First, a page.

Researchers in this study note that accurately identifying suspected AAION in patients is critical, as untreated giant cell arteritis can carry a high risk of bilateral involvement. Photo: Mohammad Rafieetary, OD. Click image to enlarge.
Identifying whether anterior ischemic optic neuropathy is arteritic (AAION) or non-arteritic (NAAION) can make an already stressful patient encounter all the more nerve-wracking. One new study has sought to lower the stakes for doctors by identifying characteristics that distinguish the two from each other. The researchers were able to identify clinical, biological and ophthalmological variables indicative of either one of the conditions.
As one of the largest studies examining this question, it included 94 AAION and 94 NAAION patients. The retrospective analysis compared clinical, biological and ophthalmologic characteristics at baseline in both sets of patients.
Researchers found that arteritic patients included had a higher likelihood of displaying arterial hypertension as well as being older in age. As well, cephalic symptoms and acute-phase reactants were more frequent in this group at baseline, as were profound vision loss, bilateral involvement and delayed choroidal perfusion. Only observed in arteritic patients were central retinal and cilioretinal occlusions.
After analyzing the trends, researchers independently associated a diagnosis of AAION with the characteristics of an age greater that 70 years, an absence of splinter hemorrhage, delayed choroidal perfusion, CRP level and platelet count.
Despite the higher frequency of delayed choroidal perfusion seen in arteritic cases, the researchers point out that this is not pathognomonic for AAION, since about 20% of non-arteritic patients also experience this. Additionally, the cupping sign of acquired excavation of the optic nerve head that suggests AAION is limited in its relevance to the emergency setting, as it appears at a late stage.
Related to their evaluation of platelet count, the researchers mention a prior study that corroborates their findings, reporting giant cell arteritis (GCA)–related AION expressed significantly higher platelet counts, ESR and CRP levels. The high platelet count and CRP level combined increased the likelihood of developing GCA in those with AION.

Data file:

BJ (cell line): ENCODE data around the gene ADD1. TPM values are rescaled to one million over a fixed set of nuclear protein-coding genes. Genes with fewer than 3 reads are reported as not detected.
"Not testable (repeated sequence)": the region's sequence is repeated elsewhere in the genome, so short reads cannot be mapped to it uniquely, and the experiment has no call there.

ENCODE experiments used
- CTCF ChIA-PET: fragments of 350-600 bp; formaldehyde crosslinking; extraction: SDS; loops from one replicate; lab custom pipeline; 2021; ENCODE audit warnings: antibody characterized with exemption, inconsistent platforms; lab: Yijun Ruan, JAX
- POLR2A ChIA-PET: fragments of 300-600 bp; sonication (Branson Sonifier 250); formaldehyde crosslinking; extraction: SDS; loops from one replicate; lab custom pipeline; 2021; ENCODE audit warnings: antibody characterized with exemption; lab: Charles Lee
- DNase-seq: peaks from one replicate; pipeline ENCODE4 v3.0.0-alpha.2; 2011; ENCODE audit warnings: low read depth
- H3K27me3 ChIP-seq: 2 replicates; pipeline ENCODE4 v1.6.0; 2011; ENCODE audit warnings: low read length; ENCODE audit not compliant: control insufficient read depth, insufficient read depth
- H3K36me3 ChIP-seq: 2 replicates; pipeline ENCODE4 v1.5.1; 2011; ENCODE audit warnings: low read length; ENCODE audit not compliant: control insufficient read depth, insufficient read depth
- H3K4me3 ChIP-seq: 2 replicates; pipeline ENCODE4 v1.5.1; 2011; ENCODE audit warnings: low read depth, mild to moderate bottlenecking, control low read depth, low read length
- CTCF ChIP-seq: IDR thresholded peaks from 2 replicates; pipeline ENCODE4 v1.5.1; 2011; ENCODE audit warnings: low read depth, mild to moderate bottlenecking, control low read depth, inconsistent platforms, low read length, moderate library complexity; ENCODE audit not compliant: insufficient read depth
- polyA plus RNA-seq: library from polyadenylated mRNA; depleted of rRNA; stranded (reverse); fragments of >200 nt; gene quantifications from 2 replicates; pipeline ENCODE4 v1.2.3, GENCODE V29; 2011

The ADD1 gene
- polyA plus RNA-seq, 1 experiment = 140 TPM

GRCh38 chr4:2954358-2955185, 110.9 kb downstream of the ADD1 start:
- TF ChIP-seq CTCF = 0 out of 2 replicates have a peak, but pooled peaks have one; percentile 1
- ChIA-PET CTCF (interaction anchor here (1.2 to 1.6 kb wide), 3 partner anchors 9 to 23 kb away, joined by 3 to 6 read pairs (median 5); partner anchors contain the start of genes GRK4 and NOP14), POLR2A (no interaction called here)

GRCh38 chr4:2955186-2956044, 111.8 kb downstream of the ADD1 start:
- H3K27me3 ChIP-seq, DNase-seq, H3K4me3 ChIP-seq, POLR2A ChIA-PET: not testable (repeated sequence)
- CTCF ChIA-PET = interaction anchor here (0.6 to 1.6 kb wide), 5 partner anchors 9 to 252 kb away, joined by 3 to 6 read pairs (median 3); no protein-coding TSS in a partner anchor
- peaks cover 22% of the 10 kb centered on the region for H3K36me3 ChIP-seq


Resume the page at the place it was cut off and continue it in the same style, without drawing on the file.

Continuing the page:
The researchers make sure to mention this as well, explaining that accurately identifying suspected AAION in patients is critical, as untreated GCA can carry a high risk of bilateral involvement. Fortunately, this is a very manageable issue, typically preventable with high-dosage glucocorticoids. They do note, though, that this treatment can be detrimental to elderly patients with NAAION, making the research’s aim of characteristic expression even more palpable in importance.
Echoing this sentiment, the authors state that “overall, distinguishing AAION and NAAION is a challenge in daily practice, but is crucial because the two conditions require a different approach in terms of work-up and treatment.” As for what their research adds to clinical practice, the believe “this model can help to discriminate of AAION and NAAION, thus ensuring prompt and appropriate treatments for both patient populations.”
Parreau S, Dentel A, Mhenni R, et al. Clinical, biological, and ophthalmological characteristics differentiating arteritic from non-arteritic anterior ischemic optic neuropathy. Roy Col Ophthalmol. October 22, 2022. [Epub ahead of print].